Probably the kindest state of North East India, Nagaland is well known for its primeval beauty, dazzling hills and valleys, different tribes maintaining their culture and traditional lifestyle, and of course great variety of non-vegetarian food.
The capital of Nagaland, Kohima, however, is what should be on the must-see list of the discerning traveller. It was formerly called Kewhima, that translated to “the land where the flower Kewhi grows.”Anglicised to Kohima by the British in the 19th century, it is now a picture-perfect hill station, with serpentine roads across a series of ridges and hilltops. Dimapur is the nearest airport, 74 kms away. One should remember that the traffic can get quite crazy there, so prepare yourself to be held up at various points. Also, Sunday is truly a holiday here, everything is closed except hotels and eateries.
Navigable solely by car or motorcycle, public transport is largely unheard of in the town. Here’s what you shouldn’t miss when in Kohima:
It’s an immaculately maintained cemetery in the middle Kohima. This is where the gravestones are laid out of nearly 1,500 Indian, British and Commonwealth soldiers who died during the three-month gory battle of Kohima, during World War II. A memorial to the 2nd Division near the entrance bears the famous inscription that’ll stay with you for long: When you go home, tell them of us and say, for your tomorrow, we gave our today. The cemetery is located at the strategic junction of the two roads that lead to Dimapur and Imphal respectively.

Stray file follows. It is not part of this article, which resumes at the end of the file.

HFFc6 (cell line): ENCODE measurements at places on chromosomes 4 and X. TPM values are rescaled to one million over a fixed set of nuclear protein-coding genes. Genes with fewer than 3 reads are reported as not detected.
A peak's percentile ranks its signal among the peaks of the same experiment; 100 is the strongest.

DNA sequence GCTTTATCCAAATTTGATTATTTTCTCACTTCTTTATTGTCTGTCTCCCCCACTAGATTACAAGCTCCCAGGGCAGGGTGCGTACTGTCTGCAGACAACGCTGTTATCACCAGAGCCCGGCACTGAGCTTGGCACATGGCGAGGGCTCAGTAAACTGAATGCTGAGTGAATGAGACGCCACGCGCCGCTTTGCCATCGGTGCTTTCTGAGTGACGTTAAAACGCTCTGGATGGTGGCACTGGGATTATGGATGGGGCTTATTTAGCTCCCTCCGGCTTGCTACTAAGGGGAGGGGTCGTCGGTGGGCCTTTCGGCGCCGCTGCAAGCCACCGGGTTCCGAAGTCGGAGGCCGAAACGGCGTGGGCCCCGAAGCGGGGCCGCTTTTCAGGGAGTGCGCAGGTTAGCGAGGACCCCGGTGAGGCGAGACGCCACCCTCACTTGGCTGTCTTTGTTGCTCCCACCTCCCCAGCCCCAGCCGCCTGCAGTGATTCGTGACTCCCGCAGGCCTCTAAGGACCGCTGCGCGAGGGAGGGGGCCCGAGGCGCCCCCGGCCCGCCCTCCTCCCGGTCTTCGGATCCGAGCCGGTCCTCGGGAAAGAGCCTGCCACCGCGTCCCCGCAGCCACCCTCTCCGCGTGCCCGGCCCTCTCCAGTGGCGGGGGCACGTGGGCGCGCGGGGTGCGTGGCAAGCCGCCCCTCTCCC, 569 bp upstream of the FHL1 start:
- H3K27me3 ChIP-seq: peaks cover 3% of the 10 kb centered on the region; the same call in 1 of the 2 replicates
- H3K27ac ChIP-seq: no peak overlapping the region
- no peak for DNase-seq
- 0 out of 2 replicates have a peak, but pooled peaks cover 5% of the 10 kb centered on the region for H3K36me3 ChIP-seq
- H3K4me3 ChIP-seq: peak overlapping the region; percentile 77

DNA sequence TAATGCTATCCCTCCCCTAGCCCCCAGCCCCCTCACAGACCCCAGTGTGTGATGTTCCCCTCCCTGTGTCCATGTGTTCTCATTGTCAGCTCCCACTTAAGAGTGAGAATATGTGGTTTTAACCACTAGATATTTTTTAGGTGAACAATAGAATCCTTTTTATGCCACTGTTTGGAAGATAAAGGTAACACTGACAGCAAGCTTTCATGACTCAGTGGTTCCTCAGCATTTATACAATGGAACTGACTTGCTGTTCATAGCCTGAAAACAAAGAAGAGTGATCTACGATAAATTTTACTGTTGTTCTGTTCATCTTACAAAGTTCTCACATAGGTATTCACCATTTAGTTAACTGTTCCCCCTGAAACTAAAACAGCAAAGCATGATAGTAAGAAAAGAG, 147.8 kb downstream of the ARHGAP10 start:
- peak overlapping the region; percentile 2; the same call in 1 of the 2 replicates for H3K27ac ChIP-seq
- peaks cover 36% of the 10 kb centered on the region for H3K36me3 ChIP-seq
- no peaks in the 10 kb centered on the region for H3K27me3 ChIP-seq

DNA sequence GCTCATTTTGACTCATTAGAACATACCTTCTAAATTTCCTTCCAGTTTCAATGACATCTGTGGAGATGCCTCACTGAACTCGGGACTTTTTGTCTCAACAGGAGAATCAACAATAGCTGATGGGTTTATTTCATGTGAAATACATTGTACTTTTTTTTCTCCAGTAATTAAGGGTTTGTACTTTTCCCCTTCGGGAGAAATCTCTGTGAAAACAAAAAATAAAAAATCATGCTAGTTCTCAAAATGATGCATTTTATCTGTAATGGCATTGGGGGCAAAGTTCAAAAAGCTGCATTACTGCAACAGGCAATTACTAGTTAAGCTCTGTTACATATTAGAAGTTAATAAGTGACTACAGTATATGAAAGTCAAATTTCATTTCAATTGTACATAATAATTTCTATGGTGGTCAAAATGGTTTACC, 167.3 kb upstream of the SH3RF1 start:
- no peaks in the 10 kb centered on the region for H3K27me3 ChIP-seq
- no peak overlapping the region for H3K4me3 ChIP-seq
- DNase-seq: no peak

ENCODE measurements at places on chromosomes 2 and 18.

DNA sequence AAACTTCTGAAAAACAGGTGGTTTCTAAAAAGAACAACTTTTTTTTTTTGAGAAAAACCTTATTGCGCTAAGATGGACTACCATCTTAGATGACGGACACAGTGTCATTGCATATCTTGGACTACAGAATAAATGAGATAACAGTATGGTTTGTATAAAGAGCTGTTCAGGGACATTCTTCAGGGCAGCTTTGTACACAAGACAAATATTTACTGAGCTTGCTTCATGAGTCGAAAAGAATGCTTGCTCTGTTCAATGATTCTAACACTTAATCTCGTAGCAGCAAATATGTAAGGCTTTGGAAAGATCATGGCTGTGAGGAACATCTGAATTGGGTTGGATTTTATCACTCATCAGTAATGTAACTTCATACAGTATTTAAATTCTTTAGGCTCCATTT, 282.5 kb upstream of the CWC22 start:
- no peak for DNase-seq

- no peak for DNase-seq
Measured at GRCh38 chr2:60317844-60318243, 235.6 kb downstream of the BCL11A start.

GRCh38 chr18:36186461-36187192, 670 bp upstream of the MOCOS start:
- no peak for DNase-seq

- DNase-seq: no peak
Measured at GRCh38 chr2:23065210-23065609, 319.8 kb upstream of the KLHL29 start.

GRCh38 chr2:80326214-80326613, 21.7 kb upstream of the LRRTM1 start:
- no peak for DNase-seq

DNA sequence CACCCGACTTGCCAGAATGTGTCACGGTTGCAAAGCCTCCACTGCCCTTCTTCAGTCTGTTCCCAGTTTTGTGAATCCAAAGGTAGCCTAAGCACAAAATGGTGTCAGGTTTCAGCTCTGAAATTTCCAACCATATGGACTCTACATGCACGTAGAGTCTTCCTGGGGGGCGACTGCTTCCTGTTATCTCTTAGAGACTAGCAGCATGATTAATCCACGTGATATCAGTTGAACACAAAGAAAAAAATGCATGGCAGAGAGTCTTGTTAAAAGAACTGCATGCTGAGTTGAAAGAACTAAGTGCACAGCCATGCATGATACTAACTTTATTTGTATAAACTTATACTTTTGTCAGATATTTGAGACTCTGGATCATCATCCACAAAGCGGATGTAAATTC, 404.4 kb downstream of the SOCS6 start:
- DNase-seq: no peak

Dzuleke Forest and Dzukou Valley
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Located 15 km south of Kohima, a trek along the scenic Dzukou Valley is both breathtaking aa well as challenging. The base camp is located at Mt. Issi, from where it’s a five-hour walk up hill. Beautiful lilies and rhododendron flowers are found here in abundance, along with a pristine stream that has the propensity to freeze during the winters. If you’re feeling even more adventurous, you could try the Japfu Peak at 3,940m. A trek in the Dzuleke Forest too is an experience of a lifetime. Remember to venture here with the help of an experienced guide.
Kohima State Museum
The Kohima State Museum brings the culture and history of Nagaland in one place. The major exhibits here include: tribal artefacts, jewellery, miniature depictions of the different houses and traditional huts across Nagaland, dioramas of women and men from the different Naga tribes, weapons, tools etc. It also includes a display of human skulls from the days of headhunting.
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This structurally interesting building houses what is said to be the largest cathedral in the Northeast. The interiors are cavernous, with enough seating space for all 1,500 of its parishioners. Stop by for mass here, and you will feel peace envelope your entire being.
The best time to visit Kohima is during the Hornbill Festival which runs during the first week of December, celebrating and displaying the local tribal traditions, before turning into a full-blown musical festival.
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Shop for beautiful traditional tribal jewellery at the Government Handicrafts Shop or at the Handloom Centre, where you can find one of a kind original objects that are sourced directly from tribes. Also, a stroll around the city’s supermarkets and you’ll find some gorgeous locally produced trinkets and Naga shawls. Central Market is a haven for kitchen supplies; the meat and vegetables found here can be found nowhere else.